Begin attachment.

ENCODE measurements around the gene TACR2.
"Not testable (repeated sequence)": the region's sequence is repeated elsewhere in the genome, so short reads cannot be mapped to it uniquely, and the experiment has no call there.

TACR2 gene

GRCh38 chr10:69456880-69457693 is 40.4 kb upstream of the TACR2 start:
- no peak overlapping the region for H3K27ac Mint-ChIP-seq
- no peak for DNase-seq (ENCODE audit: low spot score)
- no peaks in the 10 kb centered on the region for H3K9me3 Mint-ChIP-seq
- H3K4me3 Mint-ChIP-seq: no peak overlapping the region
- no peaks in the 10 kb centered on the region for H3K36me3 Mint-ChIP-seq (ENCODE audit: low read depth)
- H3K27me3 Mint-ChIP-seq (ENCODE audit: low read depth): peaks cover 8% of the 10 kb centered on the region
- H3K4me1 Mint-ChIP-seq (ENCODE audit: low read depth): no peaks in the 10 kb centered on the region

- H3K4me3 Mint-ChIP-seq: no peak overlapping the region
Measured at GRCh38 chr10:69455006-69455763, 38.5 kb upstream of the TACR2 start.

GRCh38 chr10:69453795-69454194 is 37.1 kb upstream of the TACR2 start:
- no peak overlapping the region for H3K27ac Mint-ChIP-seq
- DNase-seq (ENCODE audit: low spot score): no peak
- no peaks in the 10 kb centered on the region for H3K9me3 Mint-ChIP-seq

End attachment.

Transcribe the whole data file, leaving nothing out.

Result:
ENCODE measurements around the gene TACR2.
"Not testable (repeated sequence)": the region's sequence is repeated elsewhere in the genome, so short reads cannot be mapped to it uniquely, and the experiment has no call there.

TACR2 gene

GRCh38 chr10:69456880-69457693 is 40.4 kb upstream of the TACR2 start:
- no peak overlapping the region for H3K27ac Mint-ChIP-seq
- no peak for DNase-seq (ENCODE audit: low spot score)
- no peaks in the 10 kb centered on the region for H3K9me3 Mint-ChIP-seq
- H3K4me3 Mint-ChIP-seq: no peak overlapping the region
- no peaks in the 10 kb centered on the region for H3K36me3 Mint-ChIP-seq (ENCODE audit: low read depth)
- H3K27me3 Mint-ChIP-seq (ENCODE audit: low read depth): peaks cover 8% of the 10 kb centered on the region
- H3K4me1 Mint-ChIP-seq (ENCODE audit: low read depth): no peaks in the 10 kb centered on the region

- H3K4me3 Mint-ChIP-seq: no peak overlapping the region
Measured at GRCh38 chr10:69455006-69455763, 38.5 kb upstream of the TACR2 start.

GRCh38 chr10:69453795-69454194 is 37.1 kb upstream of the TACR2 start:
- no peak overlapping the region for H3K27ac Mint-ChIP-seq
- DNase-seq (ENCODE audit: low spot score): no peak
- no peaks in the 10 kb centered on the region for H3K9me3 Mint-ChIP-seq